Dating In The Modern Age

Dating In The Modern Age
Courtesy Photo Eleven percent of American adults have used an online dating site or a mobile dating app, according to a study by Pew Research Center.

Courtesy Photo
Eleven percent of American adults have used an online dating site or a mobile dating app, according to a study by Pew Research Center.

I’ve been dating my girlfriend Lisa since September. When I tell people we met online, there isn’t too much of a reaction. There was a time, though, when telling someone you met your significant other online meant one of two things; they didn’t exist, or you were dating an old man in masquerade. Things have changed significantly.

Lisa and I met on OKCupid, one of thousands of matchup websites claiming to hold the secret to your eternal happiness. eHarmony, Match, PlentyOfFish, ChristianSingles, J-Date; there’s no shortage of options these days to find your “perfect” match. Recently they announced a dating app for marijuana users (in legal states, of course) to meet each other. No matter who you are, no matter what you want, the internet has given you a way to find it.

When I was a teen, it was kind of a common practice to have an ‘Internet girlfriend,’ and I want to make it clear that what is happening now is not that at all. My internet girlfriends, of which I had a couple while growing up (I was awkward, and still am, anywhere but through text) were people I had never met, but had spoken to online, and later on the phone. One of them lied to me about the way she looked. That’s the difference between an internet girlfriend and online dating. In one, you may never meet the person in question and they may never exist in the first place. With online dating, the whole point is that you are looking for someone in real life.

I signed up for OKCupid in solidarity with my friend Danny K, as he was kind of done with the dating life and wanted to find that ‘Forever After’ that they spoke so highly of in Disney movies. It didn’t take him long to find that, and he and his OKC match Annie married a couple of years ago. For me, it would be a bit more of a wait. To start, you answer a personality profile. The typical “About Me” questions apply here; what do you do, who you are, favorite things, pets, looking for…and so on and so forth.

The design is so someone can come in and get a decent idea for who you are as a person based on the things they say. I wouldn’t like a girl whose hobbies include kicking babies and sacrificing puppies to Baphomet, so it’s nice to know those things going in. It’s a filter, and it works. OKC professes to have an algorithm that is able to match you up by percentages (X percent Friend, Y percent enemy) which they figure out by having you answer an enormous number of yes or no questions. The validity of this is in doubt, but it gives you a decent idea about how you may get along with someone, if you are the type that has to agree on every facet of life. Usually 60 percent and up were considered a match. Lisa and I were at an 85 percent. A high for me.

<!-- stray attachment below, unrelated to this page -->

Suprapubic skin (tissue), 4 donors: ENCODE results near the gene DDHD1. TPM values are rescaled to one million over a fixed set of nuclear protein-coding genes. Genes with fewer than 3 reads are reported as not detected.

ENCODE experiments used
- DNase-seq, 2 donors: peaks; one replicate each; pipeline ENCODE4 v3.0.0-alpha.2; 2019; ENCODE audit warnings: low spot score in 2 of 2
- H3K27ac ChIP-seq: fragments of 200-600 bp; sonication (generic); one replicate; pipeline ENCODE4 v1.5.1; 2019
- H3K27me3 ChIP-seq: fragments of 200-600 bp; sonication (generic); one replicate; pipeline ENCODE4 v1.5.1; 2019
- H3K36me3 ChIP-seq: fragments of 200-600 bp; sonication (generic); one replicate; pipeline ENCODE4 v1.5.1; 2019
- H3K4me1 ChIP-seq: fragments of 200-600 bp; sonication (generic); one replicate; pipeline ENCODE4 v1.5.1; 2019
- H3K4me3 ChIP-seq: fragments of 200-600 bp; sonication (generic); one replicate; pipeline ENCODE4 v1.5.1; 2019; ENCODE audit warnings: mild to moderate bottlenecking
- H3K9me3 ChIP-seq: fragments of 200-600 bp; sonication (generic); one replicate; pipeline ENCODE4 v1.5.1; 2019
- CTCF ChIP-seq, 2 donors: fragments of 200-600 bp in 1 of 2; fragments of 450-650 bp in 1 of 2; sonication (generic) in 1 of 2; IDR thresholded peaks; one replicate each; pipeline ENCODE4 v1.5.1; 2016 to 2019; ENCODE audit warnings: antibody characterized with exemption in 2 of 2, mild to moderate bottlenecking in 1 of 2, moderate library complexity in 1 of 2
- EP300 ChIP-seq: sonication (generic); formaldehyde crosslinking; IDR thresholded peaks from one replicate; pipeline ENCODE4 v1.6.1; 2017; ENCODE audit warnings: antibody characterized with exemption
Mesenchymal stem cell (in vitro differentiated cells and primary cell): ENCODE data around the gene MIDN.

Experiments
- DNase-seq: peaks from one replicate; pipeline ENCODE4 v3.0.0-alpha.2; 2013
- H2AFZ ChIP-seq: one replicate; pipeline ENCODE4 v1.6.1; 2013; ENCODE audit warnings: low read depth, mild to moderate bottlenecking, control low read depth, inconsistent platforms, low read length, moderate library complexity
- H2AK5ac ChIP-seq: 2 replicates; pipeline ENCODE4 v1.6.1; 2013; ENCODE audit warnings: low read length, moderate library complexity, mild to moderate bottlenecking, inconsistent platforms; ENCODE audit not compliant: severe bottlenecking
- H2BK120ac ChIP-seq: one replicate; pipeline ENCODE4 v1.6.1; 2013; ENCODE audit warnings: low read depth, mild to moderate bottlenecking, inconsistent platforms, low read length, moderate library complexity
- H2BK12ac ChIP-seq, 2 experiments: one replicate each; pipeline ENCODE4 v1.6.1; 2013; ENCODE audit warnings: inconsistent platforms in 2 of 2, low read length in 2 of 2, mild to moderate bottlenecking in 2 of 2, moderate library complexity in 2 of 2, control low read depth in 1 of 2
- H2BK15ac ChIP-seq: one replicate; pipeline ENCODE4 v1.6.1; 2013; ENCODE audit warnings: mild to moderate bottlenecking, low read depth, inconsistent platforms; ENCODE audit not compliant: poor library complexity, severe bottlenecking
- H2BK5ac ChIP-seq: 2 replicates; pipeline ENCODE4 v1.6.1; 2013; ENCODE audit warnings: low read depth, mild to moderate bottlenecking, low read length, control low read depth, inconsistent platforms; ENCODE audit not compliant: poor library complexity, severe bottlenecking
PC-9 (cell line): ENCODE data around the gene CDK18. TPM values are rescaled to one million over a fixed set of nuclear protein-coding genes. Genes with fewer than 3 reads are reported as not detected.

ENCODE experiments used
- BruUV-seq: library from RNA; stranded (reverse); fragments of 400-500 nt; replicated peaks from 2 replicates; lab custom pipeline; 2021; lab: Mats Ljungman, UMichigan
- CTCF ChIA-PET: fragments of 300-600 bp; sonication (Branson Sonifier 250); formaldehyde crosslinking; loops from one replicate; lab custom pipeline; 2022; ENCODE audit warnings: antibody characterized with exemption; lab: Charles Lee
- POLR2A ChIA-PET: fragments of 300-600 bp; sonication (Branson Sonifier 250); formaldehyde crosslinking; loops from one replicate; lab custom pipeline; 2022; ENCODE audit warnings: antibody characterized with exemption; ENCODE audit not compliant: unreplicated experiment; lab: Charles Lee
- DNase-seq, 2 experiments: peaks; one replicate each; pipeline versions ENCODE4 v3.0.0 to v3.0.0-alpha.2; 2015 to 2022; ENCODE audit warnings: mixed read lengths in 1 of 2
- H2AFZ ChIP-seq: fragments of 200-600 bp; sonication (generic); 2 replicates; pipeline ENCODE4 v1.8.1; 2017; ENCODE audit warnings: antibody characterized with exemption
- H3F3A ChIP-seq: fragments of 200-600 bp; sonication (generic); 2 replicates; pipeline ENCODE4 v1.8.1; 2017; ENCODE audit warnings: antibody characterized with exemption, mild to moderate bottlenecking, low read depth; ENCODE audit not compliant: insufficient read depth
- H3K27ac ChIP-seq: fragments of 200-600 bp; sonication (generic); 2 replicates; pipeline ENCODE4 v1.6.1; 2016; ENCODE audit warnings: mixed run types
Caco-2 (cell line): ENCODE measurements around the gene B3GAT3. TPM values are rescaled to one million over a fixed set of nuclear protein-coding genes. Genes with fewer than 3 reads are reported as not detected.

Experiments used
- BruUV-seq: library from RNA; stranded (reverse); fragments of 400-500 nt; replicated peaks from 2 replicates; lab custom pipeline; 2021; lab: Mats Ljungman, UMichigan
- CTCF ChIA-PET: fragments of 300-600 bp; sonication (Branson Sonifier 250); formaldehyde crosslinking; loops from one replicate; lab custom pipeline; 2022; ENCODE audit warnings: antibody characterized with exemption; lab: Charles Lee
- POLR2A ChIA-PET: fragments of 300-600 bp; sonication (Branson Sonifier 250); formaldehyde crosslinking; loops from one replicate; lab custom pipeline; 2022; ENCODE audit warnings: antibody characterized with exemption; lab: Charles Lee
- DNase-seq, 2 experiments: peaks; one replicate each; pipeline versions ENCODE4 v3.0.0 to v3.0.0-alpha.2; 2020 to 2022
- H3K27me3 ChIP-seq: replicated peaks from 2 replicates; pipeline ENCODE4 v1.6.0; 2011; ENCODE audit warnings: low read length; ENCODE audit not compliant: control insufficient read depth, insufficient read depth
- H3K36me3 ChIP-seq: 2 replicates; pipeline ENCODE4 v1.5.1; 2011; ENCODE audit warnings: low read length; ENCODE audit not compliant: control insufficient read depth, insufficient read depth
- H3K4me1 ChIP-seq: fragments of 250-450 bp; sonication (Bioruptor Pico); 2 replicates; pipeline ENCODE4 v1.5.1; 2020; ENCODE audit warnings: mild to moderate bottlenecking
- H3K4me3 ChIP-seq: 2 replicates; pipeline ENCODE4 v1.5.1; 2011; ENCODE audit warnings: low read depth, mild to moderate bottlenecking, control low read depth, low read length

We started talking, and it was a lot like dating, but without the in-person factor. By the time I finally met her, we felt fairly comfortable together. There was a baseline of chemistry that we had already built up over the few months we had been talking. She came up to Fayetteville in September and stayed for a week, and though we had some issues, they felt like the kind of issues that couples have, not the nit-picky things that happen when you begin dating someone. In November, it was my turn, and I made the five hour drive to Dallas and visited her. This is where the challenge started.

Because we’re long distance, we do all the dumb things that couples do, but we do them online or over the phone. It makes it harder to deal with the more difficult moments, but I assume those are hard to deal with for any couple. When we want to do dinner and a movie, we eat while we sync up a movie over the phone. I’ve stayed on the phone with her to hear her reaction to “Firefly” episodes. Thankfully, Texas is closer than say, Michigan, and driving up here for a weekend is not outside the realm of possibility. Because of that, we are able to spend our first Valentine’s Day together, something I haven’t done with a significant other since high school. Even though it’s goofy, it’s still kind of nice.

That’s kind of the point. If you’re going to sign up for something like this, if you’re going to put yourself out there, you have to do it wholly. You have to share every aspect of yourself that would normally be learned over a handful of dinners just so the other person can decide if they even want totalk to you. The way a lot of guys act on the internet, even your opening line has to have more in it than just ‘hello,’ because so many guys that just say ‘hi’ follow that up with a request for boobs. When you finally meet the person you’ve been searching for, after sifting through a plethora of not-so-great contenders, you’ve got to put in the work.

That’s kind of standard in any relationship, really, but I think it applies especially to relationships with an online foundation. I, for one, share a lot more in my writing than I am ever able to do out loud. There’s a vulnerability to meeting someone, and sharing your first encounter in your mind, with your written words. I don’t know what it is, really, but it’s almost like a lack of filter. A lack of fear of being judged. You’re both here, you’ve both dealt with the same hurdles in finding someone. Now you’ve found each other. The work is worth it.

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